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Research Matters 15


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  • ItemOpen AccessPublished version Peer-reviewed
    Research Matters 15: January 2013
    (Research Division, Cambridge University Press & Assessment, 2013-01-01) Green, Sylvia
    Research Matters is a free biannual publication which allows Cambridge University Press & Assessment to share its assessment research, in a range of fields, with the wider assessment community. 
  • ItemOpen AccessPublished version Peer-reviewed
    Using scales of cognitive demand in a validation study of Cambridge International A and AS level Economics
    (Research Division, Cambridge University Press & Assessment, 2013-01-01) Greatorex, Jackie; Shaw, Stuart; Hodson, Phineas; Ireland, Jo
    The research aims to map the cognitive demand of examination questions in A and AS Level economics. To this end we used the CRAS (complexity, resources, abstractness, strategy) framework, an established way of analysing the cognitive demand of examination questions. Six subject experts applied the CRAS framework to selected question papers which included multiple choice, essay and data response items. That is each subject expert rated the level of cognitive demand of each question twice; without reference to the mark scheme and once with reference to the mark scheme. Ratings without the mark scheme indicate how demanding the questions appear. Ratings with the mark scheme indicate the cognitive demands rewarded by the mark scheme. Analysis showed that the demands elicited by the question were similar to those rewarded by the mark scheme, which is evidence of validity. The findings are used to explore using CRAS with different types of items (multiple choice, essay and data response).
  • ItemOpen AccessPublished version Peer-reviewed
    Independent research at A level: Students’ and teachers’ experiences
    (Research Division, Cambridge University Press & Assessment, 2013-01-01) Mehta, Sanjana; Suto, Irenka; Elliott, Gill; Rushton, Nicky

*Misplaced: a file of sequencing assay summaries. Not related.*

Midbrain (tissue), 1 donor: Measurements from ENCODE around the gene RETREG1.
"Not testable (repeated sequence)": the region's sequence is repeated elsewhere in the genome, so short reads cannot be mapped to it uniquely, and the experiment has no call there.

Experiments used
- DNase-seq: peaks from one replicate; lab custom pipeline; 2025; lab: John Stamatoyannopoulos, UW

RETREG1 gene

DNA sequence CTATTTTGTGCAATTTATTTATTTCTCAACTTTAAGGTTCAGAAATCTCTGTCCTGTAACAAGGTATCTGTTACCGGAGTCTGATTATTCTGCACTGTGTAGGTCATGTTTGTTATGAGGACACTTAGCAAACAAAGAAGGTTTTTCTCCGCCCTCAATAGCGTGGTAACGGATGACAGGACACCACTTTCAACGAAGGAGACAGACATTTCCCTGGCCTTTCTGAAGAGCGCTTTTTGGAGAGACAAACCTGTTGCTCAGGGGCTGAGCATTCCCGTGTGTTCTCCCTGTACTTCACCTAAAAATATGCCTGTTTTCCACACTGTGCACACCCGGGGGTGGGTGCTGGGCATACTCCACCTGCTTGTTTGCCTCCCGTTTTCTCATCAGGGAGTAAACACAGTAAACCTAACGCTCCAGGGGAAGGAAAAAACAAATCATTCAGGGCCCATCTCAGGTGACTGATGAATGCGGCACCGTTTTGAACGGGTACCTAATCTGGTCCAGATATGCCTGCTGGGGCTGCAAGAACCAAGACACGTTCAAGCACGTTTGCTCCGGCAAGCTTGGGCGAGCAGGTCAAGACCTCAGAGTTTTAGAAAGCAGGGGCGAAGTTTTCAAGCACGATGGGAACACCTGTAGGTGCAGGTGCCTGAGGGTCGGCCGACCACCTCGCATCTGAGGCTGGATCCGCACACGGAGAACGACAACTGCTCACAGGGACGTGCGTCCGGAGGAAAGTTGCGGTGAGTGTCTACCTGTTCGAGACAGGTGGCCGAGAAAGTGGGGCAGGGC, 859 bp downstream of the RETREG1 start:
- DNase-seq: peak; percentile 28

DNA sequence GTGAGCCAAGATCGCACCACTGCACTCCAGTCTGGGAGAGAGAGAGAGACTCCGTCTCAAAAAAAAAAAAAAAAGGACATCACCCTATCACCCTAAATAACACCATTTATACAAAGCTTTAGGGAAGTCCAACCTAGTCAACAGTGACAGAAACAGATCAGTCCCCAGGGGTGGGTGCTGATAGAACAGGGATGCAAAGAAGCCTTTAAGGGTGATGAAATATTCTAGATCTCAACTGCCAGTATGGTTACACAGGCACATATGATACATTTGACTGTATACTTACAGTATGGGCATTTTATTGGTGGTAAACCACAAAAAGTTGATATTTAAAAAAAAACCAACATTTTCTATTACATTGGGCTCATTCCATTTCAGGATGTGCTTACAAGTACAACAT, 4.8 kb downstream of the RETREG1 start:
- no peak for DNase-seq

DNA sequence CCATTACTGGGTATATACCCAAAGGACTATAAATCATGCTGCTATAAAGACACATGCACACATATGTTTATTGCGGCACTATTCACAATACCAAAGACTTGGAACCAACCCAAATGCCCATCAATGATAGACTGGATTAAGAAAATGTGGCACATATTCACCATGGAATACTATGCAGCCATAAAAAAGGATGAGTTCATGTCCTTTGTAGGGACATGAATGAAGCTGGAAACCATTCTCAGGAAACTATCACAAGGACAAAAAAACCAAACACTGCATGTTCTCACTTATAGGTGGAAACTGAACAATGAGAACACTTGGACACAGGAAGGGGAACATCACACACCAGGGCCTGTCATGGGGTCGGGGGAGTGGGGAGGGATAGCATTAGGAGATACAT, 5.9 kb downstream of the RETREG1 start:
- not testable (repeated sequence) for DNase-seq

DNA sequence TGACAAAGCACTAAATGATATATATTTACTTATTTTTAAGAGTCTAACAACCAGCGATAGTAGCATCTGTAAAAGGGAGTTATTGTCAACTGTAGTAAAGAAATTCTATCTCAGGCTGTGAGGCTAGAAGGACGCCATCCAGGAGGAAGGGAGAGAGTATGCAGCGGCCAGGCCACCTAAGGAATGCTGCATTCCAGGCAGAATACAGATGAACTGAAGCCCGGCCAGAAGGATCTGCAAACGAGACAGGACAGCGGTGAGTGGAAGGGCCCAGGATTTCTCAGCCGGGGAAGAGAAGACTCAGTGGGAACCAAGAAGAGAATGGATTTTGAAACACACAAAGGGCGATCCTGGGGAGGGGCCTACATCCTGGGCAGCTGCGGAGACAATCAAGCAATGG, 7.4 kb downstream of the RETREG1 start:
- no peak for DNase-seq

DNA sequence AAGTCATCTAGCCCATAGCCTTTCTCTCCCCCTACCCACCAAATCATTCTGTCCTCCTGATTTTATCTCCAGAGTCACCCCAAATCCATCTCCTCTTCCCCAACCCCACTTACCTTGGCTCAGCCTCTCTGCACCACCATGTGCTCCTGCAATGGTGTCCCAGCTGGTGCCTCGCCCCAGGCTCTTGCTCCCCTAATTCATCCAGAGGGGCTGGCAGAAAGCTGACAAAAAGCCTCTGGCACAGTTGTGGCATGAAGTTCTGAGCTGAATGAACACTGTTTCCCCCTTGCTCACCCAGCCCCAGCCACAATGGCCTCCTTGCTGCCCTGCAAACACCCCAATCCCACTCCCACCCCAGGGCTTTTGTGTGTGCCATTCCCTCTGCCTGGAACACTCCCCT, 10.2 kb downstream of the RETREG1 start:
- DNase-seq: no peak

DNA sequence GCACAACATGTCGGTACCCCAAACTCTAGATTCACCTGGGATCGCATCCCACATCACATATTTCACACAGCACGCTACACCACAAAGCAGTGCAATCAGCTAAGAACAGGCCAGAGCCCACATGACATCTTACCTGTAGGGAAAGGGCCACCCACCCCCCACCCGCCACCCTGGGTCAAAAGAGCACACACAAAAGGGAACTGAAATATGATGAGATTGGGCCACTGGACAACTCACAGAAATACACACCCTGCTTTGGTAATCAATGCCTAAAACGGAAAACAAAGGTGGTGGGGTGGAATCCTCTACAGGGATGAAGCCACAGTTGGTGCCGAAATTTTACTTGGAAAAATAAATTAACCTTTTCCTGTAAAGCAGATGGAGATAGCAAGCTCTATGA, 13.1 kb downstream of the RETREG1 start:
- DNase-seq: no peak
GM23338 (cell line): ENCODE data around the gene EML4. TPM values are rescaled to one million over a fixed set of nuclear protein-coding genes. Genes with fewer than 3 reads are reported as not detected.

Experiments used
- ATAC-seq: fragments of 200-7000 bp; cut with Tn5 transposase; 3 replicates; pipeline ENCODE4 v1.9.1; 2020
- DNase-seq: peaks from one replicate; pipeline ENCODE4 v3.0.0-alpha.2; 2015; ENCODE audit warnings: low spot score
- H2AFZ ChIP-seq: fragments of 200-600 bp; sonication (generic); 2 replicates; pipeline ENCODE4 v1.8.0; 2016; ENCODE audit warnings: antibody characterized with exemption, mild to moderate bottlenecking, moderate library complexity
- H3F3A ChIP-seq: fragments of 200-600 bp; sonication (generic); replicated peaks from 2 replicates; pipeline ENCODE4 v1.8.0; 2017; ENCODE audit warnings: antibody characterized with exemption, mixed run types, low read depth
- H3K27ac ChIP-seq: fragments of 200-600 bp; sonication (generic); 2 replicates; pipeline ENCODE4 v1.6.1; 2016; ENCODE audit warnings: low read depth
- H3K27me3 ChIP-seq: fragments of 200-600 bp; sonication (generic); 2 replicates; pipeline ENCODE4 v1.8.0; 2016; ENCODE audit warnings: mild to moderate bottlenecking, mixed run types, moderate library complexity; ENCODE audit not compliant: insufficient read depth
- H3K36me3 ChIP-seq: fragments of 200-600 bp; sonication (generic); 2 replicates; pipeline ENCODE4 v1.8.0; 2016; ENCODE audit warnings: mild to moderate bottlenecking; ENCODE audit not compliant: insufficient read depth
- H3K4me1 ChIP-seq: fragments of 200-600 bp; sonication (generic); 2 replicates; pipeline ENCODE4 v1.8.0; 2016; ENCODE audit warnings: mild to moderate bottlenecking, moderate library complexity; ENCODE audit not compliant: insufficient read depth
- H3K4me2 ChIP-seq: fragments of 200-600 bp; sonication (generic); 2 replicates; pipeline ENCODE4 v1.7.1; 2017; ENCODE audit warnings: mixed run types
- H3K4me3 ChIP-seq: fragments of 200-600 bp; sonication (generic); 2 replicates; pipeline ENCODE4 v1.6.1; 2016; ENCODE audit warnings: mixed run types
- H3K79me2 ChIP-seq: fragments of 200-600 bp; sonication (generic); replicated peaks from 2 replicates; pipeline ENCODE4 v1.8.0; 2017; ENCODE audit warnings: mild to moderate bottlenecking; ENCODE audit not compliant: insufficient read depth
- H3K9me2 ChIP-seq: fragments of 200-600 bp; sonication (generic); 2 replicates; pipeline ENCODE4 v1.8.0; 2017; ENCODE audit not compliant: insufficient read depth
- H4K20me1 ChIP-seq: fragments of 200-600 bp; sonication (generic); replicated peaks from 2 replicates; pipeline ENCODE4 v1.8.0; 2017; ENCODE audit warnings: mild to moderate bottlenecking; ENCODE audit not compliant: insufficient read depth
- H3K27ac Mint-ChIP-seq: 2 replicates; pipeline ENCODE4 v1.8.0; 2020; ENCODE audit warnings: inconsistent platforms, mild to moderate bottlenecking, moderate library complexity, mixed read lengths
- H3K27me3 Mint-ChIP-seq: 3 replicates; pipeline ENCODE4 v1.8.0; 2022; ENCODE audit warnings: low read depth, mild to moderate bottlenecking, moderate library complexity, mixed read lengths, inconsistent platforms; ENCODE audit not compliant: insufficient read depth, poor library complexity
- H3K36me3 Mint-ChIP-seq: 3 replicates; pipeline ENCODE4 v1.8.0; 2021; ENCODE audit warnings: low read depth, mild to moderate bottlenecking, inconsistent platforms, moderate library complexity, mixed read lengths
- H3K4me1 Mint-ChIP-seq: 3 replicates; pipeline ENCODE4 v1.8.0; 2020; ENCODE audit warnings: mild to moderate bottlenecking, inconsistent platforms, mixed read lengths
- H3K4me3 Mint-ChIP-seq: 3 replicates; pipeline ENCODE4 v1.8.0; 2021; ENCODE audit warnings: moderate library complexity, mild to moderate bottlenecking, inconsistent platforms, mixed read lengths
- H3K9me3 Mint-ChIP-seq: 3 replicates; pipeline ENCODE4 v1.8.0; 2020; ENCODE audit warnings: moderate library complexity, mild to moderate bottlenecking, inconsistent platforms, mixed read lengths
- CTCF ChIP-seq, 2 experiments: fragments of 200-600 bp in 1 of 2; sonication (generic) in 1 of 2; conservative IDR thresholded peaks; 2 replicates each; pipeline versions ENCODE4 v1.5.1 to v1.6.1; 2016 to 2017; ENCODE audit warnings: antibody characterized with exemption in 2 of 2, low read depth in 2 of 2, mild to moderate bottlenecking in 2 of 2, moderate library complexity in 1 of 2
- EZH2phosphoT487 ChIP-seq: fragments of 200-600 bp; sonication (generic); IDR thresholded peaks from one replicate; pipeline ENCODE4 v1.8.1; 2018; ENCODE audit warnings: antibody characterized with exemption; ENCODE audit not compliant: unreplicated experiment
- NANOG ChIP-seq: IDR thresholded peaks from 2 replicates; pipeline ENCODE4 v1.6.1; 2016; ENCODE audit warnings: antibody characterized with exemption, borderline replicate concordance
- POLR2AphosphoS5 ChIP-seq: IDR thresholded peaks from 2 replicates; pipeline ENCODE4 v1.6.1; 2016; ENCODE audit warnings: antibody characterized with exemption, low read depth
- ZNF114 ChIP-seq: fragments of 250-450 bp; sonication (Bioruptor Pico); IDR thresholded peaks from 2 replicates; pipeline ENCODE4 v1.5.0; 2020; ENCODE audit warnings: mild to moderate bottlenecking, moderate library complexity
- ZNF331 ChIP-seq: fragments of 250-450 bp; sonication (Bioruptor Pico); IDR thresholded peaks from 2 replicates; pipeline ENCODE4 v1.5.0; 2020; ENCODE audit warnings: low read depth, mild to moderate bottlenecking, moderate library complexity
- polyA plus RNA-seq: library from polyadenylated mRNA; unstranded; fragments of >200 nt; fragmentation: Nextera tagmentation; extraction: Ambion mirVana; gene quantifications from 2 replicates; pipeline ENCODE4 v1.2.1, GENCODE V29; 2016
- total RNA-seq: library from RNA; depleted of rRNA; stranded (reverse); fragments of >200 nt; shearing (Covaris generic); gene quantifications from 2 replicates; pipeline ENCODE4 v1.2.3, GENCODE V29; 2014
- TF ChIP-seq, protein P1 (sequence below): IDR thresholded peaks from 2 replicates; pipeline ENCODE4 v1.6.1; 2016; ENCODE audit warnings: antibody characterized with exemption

Our aims were to explore teachers' and students' experiences and perspectives of independent research at A level. The study focused Economics, French and Mathematics. It investigated: (i) the extent to which teachers think research and investigative skills can be developed at A level; (ii) the resources and guidance that students use; and (iii) whether subject-specific differences arise. A questionnaire and follow-on interview methodology was used. 47 Mathematics teachers, 24 Economics teachers and 15 French teachers participated. Additionally, 299 Mathematics students, 228 Economics students and 136 French students took part. About half of the French and Economics teachers were found to assign investigative/research tasks to their students at least once a fortnight. On the other hand, about half of the Mathematics teachers set such tasks less often and a further 40% never set them at all. The frequency with which the teachers set investigation/research tasks as homework/private study showed the same subject-specific differences as the classroom context. The internet was the most frequently listed source that students across all three subjects consulted while engaging in independent research. The interview data shed further light on general and specific internet usage. Overall, the findings explain some of the variation in preparedness of new undergraduates for independent study and research-related tasks at university.